Heading abroad? If you’re only going for a short trip and you have enough PrEP to cover you, there’s no need to get in touch. Just make sure you carry some extra pills in case you’re delayed coming back, and keep your PrEP in your carry-on luggage to ensure it doesn’t get lost. Take your prescription bottle with you in case customs officials have any questions about the medication.
If you’re going for a longer trip, get in touch with the Freddie team and we can help you stay protected against HIV on your travels. There’s a few steps you need to go through, and ideally you should start this no later than 4 weeks before you leave.
- Click the “Contact Us” button in the help centre and let us know your departure and return dates, along with how many pills you’ve got left.
- If you haven’t been issued your next lab requisition yet, your clinician may send one depending on how long you’re away for. You can find these in your patient portal under “Lab Requisitions” on the left hand side.
- Go through the usual steps for your routine testing, starting with the questionnaire and ending with your lab feedback form.
- Your clinician will issue a new prescription to your preferred pharmacy.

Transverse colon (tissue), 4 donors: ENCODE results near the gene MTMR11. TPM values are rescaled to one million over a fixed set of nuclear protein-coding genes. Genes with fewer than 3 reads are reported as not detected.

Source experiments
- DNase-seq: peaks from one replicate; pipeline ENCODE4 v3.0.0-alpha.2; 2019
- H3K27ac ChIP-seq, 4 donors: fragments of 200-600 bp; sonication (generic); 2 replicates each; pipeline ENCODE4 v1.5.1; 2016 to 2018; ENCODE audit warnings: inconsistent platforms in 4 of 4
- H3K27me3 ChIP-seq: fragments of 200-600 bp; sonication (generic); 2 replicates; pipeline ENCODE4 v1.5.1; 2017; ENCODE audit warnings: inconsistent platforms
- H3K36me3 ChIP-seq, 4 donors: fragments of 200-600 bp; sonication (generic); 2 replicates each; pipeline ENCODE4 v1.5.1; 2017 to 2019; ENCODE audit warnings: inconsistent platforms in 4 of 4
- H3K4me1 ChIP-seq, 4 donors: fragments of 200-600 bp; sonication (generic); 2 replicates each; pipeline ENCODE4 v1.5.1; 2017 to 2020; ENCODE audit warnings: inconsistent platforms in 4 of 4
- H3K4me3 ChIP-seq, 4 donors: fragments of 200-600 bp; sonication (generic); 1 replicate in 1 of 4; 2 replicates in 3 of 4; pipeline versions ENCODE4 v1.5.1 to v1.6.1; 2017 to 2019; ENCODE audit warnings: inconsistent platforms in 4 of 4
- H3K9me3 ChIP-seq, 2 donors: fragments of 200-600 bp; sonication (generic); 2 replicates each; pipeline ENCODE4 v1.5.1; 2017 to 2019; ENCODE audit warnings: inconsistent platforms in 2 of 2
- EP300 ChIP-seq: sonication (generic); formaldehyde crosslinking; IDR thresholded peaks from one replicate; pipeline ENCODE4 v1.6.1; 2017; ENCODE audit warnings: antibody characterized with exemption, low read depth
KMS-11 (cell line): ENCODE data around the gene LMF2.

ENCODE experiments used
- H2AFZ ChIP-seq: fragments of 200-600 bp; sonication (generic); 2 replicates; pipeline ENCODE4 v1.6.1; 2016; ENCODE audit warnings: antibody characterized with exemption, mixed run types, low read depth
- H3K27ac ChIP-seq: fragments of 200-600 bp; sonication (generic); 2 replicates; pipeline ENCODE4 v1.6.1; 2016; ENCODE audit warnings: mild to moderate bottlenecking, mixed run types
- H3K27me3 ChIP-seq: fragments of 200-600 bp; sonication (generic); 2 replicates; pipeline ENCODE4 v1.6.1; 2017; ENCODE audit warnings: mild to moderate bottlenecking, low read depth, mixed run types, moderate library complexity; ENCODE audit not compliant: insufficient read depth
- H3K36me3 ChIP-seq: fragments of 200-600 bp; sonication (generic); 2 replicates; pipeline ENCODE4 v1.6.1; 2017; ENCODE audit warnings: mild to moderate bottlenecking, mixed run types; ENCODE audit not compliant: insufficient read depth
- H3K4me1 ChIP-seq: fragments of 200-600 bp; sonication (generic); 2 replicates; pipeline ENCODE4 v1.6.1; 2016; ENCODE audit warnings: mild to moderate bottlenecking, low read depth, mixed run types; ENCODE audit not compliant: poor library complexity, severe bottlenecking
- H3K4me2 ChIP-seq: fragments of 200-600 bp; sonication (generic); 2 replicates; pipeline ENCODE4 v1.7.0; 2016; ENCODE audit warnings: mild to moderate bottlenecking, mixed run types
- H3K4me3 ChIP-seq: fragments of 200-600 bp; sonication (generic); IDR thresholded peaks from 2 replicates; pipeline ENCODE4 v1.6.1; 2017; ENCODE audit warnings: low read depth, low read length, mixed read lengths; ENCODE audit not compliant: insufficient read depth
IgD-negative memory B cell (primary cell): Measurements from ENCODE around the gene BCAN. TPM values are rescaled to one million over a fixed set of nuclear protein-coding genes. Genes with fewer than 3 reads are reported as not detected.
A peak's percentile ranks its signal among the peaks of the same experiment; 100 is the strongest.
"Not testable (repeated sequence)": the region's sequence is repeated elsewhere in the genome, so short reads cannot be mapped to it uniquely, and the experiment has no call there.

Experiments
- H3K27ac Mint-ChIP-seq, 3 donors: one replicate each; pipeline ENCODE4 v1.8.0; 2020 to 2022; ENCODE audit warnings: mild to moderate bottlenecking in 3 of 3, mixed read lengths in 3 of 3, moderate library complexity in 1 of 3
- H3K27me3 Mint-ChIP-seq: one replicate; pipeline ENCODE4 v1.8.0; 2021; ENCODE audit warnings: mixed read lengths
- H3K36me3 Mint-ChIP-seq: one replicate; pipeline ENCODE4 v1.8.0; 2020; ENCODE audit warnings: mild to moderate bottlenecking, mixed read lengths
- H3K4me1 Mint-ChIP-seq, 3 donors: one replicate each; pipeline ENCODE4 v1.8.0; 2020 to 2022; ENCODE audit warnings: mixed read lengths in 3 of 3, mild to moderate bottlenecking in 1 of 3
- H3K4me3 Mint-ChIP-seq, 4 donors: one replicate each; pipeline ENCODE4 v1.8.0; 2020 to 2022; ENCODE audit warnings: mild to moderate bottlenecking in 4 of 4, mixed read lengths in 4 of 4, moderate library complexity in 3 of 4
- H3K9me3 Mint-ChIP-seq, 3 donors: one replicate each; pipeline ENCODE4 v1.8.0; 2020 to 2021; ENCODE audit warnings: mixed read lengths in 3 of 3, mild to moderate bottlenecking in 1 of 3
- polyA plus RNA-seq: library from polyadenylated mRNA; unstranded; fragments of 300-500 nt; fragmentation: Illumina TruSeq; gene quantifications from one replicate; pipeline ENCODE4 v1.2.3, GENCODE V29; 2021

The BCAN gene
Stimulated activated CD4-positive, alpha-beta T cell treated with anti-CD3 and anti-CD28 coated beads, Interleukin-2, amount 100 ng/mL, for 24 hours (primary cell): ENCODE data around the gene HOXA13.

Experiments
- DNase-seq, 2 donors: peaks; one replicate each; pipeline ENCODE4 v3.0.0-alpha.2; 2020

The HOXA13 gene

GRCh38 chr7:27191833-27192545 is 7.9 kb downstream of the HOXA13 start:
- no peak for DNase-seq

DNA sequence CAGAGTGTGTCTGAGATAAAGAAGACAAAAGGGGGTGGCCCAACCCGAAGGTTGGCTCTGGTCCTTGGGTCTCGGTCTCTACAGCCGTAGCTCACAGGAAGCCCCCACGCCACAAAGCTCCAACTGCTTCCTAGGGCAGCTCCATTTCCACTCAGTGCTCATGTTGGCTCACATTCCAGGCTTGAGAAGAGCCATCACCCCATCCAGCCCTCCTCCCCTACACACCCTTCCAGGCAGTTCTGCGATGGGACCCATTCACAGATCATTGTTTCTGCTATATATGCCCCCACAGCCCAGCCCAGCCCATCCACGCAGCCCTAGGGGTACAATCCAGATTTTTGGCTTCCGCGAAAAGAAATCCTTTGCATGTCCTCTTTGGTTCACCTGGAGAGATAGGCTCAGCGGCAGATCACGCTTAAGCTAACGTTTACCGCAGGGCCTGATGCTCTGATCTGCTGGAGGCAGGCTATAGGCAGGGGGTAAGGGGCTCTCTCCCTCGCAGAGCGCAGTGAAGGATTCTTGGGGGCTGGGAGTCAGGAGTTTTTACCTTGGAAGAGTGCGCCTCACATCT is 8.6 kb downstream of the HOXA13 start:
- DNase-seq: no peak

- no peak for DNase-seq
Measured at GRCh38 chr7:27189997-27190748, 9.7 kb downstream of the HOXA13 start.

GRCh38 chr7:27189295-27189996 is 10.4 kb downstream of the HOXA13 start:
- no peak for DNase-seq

How many pills you receive is at the discretion of your Freddie clinician. In most cases, they won’t give more than six months of PrEP at a time without our routine testing (usually every 3 months).
Bear in mind that some insurance companies have a maximum amount of medication that they will cover in a single prescription. With PrEP, this is usually a three month supply (90 pills). If you need more than this amount, you might have to reach out to your insurance provider to discuss coverage. There’s a chance you’ll have to pay for some of your PrEP out of pocket.
General travel tips:
Before you go, Google your destination’s laws around importing HIV medications. Websites like this one for Asia and the Pacific region can give you more information. In some cases, there are limits on how many pills you can bring with you.
Some countries criminalize gay sex or discriminate against LGBTQ2S+ people. Some also have travel restrictions for people living with HIV (which can cause issues for PrEP users, since the medications used for PrEP are also used for HIV treatment). It’s a good idea to check all of this beforehand. If any of these apply to your destination, you might want to find a discreet way of packing your pills. To avoid this entirely, you could use condoms as your HIV prevention method while you’re abroad.
If you interrupt your PrEP while you’re away then reach out to us once you’re back – we might have to do some more tests before we get you started again.